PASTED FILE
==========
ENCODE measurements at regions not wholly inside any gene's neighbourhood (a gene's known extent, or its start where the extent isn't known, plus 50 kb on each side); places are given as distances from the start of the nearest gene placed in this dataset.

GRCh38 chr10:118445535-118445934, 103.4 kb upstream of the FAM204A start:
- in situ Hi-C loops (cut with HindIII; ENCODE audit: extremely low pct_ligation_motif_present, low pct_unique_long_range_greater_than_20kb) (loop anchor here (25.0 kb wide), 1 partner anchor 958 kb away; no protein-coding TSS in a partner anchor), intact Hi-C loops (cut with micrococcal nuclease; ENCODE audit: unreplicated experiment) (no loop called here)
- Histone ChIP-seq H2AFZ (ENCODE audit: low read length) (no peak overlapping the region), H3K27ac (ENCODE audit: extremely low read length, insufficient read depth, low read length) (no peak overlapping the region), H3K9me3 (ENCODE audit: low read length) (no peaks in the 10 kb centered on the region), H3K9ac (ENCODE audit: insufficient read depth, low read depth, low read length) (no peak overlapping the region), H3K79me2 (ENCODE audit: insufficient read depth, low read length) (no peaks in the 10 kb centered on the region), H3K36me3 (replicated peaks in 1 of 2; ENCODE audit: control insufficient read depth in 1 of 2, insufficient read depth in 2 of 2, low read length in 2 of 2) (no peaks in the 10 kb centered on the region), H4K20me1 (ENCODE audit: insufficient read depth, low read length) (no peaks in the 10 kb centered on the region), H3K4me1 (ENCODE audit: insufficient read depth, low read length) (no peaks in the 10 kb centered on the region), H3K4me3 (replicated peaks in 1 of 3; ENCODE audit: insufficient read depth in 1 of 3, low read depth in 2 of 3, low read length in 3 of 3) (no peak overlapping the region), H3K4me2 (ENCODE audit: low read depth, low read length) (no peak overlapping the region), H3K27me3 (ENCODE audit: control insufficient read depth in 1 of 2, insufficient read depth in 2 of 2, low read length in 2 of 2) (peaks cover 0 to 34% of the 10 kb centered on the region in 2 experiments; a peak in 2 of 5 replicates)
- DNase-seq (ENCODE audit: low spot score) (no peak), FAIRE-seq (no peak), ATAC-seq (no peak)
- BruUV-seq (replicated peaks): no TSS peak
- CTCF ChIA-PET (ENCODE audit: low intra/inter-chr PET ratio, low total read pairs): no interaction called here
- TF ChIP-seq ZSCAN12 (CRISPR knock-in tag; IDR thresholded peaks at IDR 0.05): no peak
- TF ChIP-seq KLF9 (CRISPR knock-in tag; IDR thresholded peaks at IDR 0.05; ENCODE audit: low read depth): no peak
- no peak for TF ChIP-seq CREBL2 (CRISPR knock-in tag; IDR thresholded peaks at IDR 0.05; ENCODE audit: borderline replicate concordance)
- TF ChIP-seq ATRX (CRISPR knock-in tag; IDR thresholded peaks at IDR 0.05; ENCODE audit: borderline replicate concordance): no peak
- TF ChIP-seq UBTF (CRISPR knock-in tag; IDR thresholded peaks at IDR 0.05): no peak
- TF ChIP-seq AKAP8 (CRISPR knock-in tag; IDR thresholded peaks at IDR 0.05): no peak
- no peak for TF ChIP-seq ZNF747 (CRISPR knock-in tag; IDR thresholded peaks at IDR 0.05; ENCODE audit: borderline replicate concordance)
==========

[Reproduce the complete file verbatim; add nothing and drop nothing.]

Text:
ENCODE measurements at regions not wholly inside any gene's neighbourhood (a gene's known extent, or its start where the extent isn't known, plus 50 kb on each side); places are given as distances from the start of the nearest gene placed in this dataset.

GRCh38 chr10:118445535-118445934, 103.4 kb upstream of the FAM204A start:
- in situ Hi-C loops (cut with HindIII; ENCODE audit: extremely low pct_ligation_motif_present, low pct_unique_long_range_greater_than_20kb) (loop anchor here (25.0 kb wide), 1 partner anchor 958 kb away; no protein-coding TSS in a partner anchor), intact Hi-C loops (cut with micrococcal nuclease; ENCODE audit: unreplicated experiment) (no loop called here)
- Histone ChIP-seq H2AFZ (ENCODE audit: low read length) (no peak overlapping the region), H3K27ac (ENCODE audit: extremely low read length, insufficient read depth, low read length) (no peak overlapping the region), H3K9me3 (ENCODE audit: low read length) (no peaks in the 10 kb centered on the region), H3K9ac (ENCODE audit: insufficient read depth, low read depth, low read length) (no peak overlapping the region), H3K79me2 (ENCODE audit: insufficient read depth, low read length) (no peaks in the 10 kb centered on the region), H3K36me3 (replicated peaks in 1 of 2; ENCODE audit: control insufficient read depth in 1 of 2, insufficient read depth in 2 of 2, low read length in 2 of 2) (no peaks in the 10 kb centered on the region), H4K20me1 (ENCODE audit: insufficient read depth, low read length) (no peaks in the 10 kb centered on the region), H3K4me1 (ENCODE audit: insufficient read depth, low read length) (no peaks in the 10 kb centered on the region), H3K4me3 (replicated peaks in 1 of 3; ENCODE audit: insufficient read depth in 1 of 3, low read depth in 2 of 3, low read length in 3 of 3) (no peak overlapping the region), H3K4me2 (ENCODE audit: low read depth, low read length) (no peak overlapping the region), H3K27me3 (ENCODE audit: control insufficient read depth in 1 of 2, insufficient read depth in 2 of 2, low read length in 2 of 2) (peaks cover 0 to 34% of the 10 kb centered on the region in 2 experiments; a peak in 2 of 5 replicates)
- DNase-seq (ENCODE audit: low spot score) (no peak), FAIRE-seq (no peak), ATAC-seq (no peak)
- BruUV-seq (replicated peaks): no TSS peak
- CTCF ChIA-PET (ENCODE audit: low intra/inter-chr PET ratio, low total read pairs): no interaction called here
- TF ChIP-seq ZSCAN12 (CRISPR knock-in tag; IDR thresholded peaks at IDR 0.05): no peak
- TF ChIP-seq KLF9 (CRISPR knock-in tag; IDR thresholded peaks at IDR 0.05; ENCODE audit: low read depth): no peak
- no peak for TF ChIP-seq CREBL2 (CRISPR knock-in tag; IDR thresholded peaks at IDR 0.05; ENCODE audit: borderline replicate concordance)
- TF ChIP-seq ATRX (CRISPR knock-in tag; IDR thresholded peaks at IDR 0.05; ENCODE audit: borderline replicate concordance): no peak
- TF ChIP-seq UBTF (CRISPR knock-in tag; IDR thresholded peaks at IDR 0.05): no peak
- TF ChIP-seq AKAP8 (CRISPR knock-in tag; IDR thresholded peaks at IDR 0.05): no peak
- no peak for TF ChIP-seq ZNF747 (CRISPR knock-in tag; IDR thresholded peaks at IDR 0.05; ENCODE audit: borderline replicate concordance)